Looking at this list, I’m seriously trying to remember how it got to be quite so tall. Some of it is carryover because I don’t put titles in this post until I have something like a cover. After all, part of the point is to display the pretty cover. But it’s also clear that the holiday lull is very much over in the publishing world to the point that not just the spring books have ARCs, but even the stuff from fall is arriving.

Which leads to a couple of books in this stack that I’ve already been looking forward to, notably Contrarian by L.E. Modesitt, Jr. and Seven Girls Gone by Allison Brennan.

For Review:
And Put Away Childish Things by Adrian Tchaikovsky
The Battle Drum (Ending Fire #2) by Saara El-Arifi
The Blighted Stars (Devoured Worlds #1) by Megan E. O’Keefe
Camp Damascus by Chuck Tingle
Capture the Sun (Starlight’s Shadow #3) by Jessie Mihalik
Contrarian (Grand Illusion #3) by L.E. Modesitt, Jr.
The Evergreen Heir (Five Crowns of Okrith #4) by A.K. Mulford
The Little Italian Hotel by Phaedra Patrick
Masters of Death by Olivia Blake
The Salt Grows Heavy by Cassandra Khaw
The Secret Lives of Country Gentlemen (Doomsday Books #1) by KJ Charles
Seven Girls Gone (Quinn & Costa #4) by Allison Brennan
The Seven Year Slip by Ashley Poston
The Sword Defiant (Lands of the Firstborn #1) by Gareth Hanrahan
The Wayward Prince (Daughter of Sherlock Holmes #7) by Leonard Goldberg
World Running Down by Al Hess

Borrowed from the Library:
Tempests and Slaughter (Numair Chronicles #1) by Tamora Pierce


If you want to find out more about Stacking The Shelves, please visit the official launch page

Please link your STS post in the linky below:

Review: The Cat Who Saved Books by Sosuke Natsukawa

Review: The Cat Who Saved Books by Sosuke NatsukawaThe Cat Who Saved Books by Sōsuke Natsukawa, Louise Heal Kawai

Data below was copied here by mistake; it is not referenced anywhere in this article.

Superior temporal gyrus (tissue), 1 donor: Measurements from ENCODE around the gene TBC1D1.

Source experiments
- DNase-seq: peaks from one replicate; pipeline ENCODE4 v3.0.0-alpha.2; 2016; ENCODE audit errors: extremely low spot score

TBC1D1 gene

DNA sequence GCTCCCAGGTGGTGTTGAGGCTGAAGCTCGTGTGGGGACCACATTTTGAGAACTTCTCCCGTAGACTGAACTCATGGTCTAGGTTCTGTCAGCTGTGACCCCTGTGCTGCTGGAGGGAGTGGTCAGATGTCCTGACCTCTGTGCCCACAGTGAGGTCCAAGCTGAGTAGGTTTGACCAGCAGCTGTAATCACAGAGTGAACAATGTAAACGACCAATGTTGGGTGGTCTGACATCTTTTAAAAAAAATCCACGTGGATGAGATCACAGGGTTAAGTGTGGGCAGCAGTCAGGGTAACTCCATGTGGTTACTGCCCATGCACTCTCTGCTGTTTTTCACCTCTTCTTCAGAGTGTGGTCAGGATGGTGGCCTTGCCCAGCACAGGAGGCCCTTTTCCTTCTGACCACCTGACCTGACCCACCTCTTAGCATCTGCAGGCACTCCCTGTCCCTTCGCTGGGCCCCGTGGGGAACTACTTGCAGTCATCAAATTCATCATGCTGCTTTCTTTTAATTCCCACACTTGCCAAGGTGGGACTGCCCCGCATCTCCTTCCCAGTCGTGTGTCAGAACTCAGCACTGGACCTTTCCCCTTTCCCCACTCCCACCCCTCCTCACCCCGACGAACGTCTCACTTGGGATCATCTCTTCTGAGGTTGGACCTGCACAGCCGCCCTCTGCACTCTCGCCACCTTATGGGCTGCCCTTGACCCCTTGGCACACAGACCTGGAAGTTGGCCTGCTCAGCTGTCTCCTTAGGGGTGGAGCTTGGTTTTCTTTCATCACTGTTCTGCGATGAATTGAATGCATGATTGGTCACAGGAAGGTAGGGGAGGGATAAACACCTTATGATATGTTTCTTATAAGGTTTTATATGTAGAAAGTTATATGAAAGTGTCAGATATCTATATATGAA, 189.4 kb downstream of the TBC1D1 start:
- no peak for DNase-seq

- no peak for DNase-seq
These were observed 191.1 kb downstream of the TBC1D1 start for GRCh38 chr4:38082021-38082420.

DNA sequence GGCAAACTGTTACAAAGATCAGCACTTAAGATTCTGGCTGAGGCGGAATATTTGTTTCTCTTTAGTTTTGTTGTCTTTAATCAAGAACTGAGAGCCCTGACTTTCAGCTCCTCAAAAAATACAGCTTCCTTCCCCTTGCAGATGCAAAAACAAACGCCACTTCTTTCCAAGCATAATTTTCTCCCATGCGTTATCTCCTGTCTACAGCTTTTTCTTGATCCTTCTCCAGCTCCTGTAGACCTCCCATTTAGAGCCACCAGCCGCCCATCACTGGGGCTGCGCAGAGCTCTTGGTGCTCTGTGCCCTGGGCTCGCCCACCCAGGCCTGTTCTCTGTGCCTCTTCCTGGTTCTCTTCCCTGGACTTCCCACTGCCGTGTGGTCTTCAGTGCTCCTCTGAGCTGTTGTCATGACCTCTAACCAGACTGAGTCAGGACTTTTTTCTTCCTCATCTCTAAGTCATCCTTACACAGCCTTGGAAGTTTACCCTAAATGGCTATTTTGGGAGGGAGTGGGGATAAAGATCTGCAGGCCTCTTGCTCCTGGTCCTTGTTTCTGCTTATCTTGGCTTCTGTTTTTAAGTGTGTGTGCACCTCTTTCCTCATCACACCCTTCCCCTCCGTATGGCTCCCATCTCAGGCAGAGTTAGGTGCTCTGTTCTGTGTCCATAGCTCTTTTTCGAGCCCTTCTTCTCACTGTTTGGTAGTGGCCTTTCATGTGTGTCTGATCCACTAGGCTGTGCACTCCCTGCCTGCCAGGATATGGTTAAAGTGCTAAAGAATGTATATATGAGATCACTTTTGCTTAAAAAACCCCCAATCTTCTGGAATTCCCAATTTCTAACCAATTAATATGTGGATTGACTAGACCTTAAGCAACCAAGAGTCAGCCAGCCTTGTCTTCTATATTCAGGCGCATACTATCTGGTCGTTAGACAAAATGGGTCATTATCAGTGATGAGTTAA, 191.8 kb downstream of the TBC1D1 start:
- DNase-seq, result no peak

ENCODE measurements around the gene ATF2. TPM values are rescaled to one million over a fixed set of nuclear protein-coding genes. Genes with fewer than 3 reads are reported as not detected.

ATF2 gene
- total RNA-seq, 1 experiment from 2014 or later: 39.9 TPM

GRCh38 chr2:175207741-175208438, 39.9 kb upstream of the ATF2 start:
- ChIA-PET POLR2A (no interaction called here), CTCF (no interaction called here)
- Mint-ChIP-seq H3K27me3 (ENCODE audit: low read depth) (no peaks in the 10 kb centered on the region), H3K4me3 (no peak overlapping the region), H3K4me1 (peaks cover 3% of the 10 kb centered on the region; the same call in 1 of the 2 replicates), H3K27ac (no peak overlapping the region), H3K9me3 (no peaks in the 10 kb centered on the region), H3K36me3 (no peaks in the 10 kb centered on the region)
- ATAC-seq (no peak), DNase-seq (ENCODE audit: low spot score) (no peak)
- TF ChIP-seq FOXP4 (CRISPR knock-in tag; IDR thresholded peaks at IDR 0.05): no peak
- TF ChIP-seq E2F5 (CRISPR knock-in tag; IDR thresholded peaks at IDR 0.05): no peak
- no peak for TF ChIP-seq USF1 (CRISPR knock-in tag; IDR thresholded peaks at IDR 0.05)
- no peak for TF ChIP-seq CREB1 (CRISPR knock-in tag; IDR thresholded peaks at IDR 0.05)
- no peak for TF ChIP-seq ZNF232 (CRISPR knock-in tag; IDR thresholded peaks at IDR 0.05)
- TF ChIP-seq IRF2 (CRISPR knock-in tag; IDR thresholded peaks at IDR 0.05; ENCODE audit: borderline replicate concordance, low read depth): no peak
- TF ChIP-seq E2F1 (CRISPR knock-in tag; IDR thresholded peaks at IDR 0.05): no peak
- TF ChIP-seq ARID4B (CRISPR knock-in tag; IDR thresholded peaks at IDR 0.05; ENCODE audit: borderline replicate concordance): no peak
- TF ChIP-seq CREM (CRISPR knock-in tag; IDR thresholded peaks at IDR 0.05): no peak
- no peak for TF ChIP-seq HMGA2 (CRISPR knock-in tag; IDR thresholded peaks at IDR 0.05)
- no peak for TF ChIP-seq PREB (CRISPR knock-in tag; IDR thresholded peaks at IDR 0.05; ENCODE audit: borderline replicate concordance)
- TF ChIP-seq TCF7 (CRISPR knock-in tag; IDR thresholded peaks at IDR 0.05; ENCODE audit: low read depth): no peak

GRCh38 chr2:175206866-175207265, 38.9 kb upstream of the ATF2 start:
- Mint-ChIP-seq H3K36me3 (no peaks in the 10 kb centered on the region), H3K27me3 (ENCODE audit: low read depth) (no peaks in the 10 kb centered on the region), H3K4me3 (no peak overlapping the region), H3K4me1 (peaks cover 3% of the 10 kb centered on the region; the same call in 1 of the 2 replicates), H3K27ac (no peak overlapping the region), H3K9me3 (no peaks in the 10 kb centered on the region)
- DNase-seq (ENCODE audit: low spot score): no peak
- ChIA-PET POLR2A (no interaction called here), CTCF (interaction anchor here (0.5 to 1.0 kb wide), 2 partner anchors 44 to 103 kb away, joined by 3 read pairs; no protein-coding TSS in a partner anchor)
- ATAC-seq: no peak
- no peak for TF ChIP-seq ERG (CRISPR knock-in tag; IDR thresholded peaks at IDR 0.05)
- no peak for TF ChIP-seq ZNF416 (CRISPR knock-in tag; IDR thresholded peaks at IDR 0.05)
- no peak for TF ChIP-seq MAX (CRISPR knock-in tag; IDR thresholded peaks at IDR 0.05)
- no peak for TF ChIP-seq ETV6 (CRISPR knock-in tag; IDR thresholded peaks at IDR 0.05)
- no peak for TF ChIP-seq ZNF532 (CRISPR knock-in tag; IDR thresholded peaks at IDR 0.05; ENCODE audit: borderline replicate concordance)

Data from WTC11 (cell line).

Format: eARC
Source: supplied by publisher via NetGalley
Formats available: hardcover, paperback, ebook, audiobook
Genres: books and reading, coming of age, fantasy, magical realism
Pages: 198
Published by HarperVia on December 7, 2021
Purchasing Info: Author's WebsitePublisher's WebsiteAmazonBarnes & NobleKoboBook DepositoryBookshop.org
Goodreads

A celebration of books, cats, and the people who love them, infused with the heartwarming spirit of The Guest Cat and The Travelling Cat Chronicles.
Bookish high school student Rintaro Natsuki is about to close the secondhand bookstore he inherited from his beloved bookworm grandfather. Then, a talking cat named Tiger appears with an unusual request. The feline asks for—or rather, demands—the teenager’s help in saving books with him. The world is full of lonely books left unread and unloved, and Tiger and Rintaro must liberate them from their neglectful owners. 
Their mission sends this odd couple on an amazing journey, where they enter different mazes to set books free. Through their travels, Tiger and Rintaro meet a man who leaves his books to perish on a bookshelf, an unwitting book torturer who cuts the pages of books into snippets to help people speed read, and a publishing drone who only wants to create bestsellers. Their adventures culminate in one final, unforgettable challenge—the last maze that awaits leads Rintaro down a realm only the bravest dare enter...

My Review: